Hospital administrators have no lack of connectivity options. They can range from repeaters and amplifiers to voice-over WiFi, and small cells, but they all come with challenges, from a lack of enterprise-class capabilities and interference from outside sources to dropped calls, no handoff to outdoor networks and gaps in coverage.
Another option is a distributed antenna system (DAS), which includes pairs of amplifiers and antennas placed throughout a building and linked through cables to a central hub. The hub connects to the radio-frequency source used by the mobile provider, and through the DAS, the carrier’s wireless signal is distributed to all parts of the building. There are no issues with capacity or network interference and there is a guaranteed level of service. Calls can seamlessly hand off from the inside network to one outside.
So what is important to have in a DAS solution? A key feature is an all-fiber system, with fiber optic cable running from its head end through to the antenna. Some DAS solutions are hybrids, with coaxial cable stretching from the backbone to the antenna. Fiber is cheaper to buy and install than coaxial cable, and it’s easier and faster to install, which not only reduces costs but also the disruption to the office environment during installation.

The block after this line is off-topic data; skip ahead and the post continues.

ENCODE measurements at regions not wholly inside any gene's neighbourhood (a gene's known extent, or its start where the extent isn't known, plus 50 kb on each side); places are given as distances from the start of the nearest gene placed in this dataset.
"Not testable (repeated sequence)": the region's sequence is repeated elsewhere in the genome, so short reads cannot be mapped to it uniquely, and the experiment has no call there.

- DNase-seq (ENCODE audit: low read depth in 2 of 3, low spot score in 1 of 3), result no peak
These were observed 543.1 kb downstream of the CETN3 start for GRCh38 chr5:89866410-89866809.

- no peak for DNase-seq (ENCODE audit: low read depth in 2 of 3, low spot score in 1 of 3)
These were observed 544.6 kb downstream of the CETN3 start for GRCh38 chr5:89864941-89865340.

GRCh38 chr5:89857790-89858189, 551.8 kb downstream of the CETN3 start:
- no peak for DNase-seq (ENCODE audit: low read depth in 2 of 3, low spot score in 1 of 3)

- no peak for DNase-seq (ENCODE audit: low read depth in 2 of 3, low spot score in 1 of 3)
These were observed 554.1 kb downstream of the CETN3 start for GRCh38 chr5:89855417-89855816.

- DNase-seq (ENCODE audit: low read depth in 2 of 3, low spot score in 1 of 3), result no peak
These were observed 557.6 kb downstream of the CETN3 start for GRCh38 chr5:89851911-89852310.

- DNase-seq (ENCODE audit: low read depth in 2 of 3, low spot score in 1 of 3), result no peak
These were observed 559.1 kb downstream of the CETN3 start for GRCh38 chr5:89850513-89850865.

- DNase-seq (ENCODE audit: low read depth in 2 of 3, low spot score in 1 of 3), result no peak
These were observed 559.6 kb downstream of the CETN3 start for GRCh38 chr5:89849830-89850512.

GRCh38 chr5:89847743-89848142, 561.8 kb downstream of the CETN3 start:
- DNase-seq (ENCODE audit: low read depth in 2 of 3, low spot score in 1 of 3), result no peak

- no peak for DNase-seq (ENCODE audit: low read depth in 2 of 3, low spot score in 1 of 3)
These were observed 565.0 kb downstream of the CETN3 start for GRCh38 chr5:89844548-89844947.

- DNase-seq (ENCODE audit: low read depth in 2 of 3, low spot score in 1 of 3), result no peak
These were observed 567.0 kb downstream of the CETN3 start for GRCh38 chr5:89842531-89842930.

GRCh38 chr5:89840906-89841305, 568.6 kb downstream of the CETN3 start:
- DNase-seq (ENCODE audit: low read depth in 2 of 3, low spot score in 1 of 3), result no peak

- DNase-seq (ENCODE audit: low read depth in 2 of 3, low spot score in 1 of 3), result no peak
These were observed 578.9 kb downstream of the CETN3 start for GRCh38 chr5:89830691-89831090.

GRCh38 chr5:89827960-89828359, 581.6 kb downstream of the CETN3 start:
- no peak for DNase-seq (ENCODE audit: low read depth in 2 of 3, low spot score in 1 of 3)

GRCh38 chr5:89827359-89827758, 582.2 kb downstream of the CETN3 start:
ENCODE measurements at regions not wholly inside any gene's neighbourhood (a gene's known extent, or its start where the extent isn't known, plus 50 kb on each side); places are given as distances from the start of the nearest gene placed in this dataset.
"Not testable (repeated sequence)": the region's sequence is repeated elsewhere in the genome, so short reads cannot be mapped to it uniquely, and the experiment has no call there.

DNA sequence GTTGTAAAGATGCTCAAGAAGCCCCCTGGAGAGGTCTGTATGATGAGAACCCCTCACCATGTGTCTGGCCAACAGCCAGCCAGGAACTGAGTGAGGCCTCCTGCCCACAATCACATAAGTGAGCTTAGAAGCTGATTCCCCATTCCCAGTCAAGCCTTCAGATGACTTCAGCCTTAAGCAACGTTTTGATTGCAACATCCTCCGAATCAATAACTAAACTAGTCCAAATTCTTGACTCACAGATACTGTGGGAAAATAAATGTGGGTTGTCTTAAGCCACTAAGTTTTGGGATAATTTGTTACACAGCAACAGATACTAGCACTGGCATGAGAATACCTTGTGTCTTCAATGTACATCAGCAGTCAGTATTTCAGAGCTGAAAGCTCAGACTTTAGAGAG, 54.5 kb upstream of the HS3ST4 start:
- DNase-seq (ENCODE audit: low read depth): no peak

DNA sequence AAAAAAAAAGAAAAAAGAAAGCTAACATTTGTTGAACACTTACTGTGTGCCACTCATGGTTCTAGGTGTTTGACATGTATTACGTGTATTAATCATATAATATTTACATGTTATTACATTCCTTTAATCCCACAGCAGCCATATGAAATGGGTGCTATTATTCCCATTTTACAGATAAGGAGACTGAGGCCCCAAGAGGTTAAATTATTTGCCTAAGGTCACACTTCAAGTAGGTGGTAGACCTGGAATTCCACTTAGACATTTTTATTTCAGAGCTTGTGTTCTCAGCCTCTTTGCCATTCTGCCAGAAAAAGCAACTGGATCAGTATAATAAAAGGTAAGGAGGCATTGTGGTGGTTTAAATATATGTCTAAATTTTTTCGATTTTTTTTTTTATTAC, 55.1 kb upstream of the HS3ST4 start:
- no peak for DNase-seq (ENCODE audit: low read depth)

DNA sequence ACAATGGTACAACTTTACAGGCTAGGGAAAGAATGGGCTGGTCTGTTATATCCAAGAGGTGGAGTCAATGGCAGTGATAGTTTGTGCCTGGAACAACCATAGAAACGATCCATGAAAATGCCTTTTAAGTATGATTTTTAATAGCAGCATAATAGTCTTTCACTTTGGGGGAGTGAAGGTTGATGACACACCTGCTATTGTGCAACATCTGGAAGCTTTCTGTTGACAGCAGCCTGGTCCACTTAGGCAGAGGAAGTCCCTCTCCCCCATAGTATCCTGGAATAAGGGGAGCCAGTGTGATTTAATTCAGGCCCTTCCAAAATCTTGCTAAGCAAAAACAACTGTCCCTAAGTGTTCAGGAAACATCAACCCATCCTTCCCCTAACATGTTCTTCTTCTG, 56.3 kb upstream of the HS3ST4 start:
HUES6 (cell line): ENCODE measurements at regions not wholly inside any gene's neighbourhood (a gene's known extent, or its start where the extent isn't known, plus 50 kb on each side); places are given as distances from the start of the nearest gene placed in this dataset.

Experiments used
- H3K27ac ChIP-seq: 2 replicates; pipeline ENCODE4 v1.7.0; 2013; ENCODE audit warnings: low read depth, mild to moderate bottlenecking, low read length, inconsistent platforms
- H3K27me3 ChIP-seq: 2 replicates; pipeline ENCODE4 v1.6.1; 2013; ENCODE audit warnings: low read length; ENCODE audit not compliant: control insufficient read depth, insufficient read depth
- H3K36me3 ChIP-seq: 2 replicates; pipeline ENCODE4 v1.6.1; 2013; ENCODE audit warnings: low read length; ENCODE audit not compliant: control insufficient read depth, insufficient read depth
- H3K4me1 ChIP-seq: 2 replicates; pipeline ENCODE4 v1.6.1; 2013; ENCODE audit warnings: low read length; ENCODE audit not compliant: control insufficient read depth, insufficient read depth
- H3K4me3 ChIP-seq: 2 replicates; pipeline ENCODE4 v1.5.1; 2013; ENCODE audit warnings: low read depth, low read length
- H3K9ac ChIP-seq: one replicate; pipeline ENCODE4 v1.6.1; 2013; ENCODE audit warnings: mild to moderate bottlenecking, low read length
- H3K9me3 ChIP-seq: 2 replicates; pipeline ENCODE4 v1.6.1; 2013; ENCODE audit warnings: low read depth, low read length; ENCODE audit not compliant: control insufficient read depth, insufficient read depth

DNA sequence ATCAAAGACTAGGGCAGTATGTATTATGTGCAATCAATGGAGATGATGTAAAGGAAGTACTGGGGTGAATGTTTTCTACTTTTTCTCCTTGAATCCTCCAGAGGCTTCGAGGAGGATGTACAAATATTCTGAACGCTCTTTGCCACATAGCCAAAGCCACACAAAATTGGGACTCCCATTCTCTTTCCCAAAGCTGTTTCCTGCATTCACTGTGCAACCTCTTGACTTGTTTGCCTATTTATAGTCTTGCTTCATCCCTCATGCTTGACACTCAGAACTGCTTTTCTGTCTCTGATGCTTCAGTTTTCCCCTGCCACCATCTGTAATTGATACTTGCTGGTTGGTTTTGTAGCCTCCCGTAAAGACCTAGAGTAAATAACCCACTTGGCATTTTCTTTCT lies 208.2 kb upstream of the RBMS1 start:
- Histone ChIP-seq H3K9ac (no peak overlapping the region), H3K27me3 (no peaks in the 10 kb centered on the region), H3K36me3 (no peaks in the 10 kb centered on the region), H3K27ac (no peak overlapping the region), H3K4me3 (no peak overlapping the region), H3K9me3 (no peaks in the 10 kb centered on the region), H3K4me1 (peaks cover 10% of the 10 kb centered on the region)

The DAS also should be able to amplify all major carrier and public safety cellular frequencies out of the box, which means frequencies between 150MHz and 2700MHz. Some solutions are able to amplify only one set of frequencies used by one carrier. Adding frequencies or other carriers usually means having to buy additional equipment. Support for all frequencies from day one means that bringing on new frequencies or carriers doesn’t mean more hardware investments, just some minor engineering tweaks.
The solution also needs to be ready for the future. Hospitals have evolved from desk phones to pagers to now smartphones, and on the horizon are the IoT, M2M technologies, 5G connectivity and new capabilities like location services. You’re going to need to add support for more carriers and frequencies, and if you have a DAS that already amplifies all the frequencies, you are ready for the future.
Hospitals and other healthcare facilities are already hotbeds of wireless activity, and that will only expand in the future. Reliable in-building cellular connectivity is critical, and choosing the right solution will have ripple effects into the future. You’ll want to diagnose the situation correctly and prescribe the right treatment.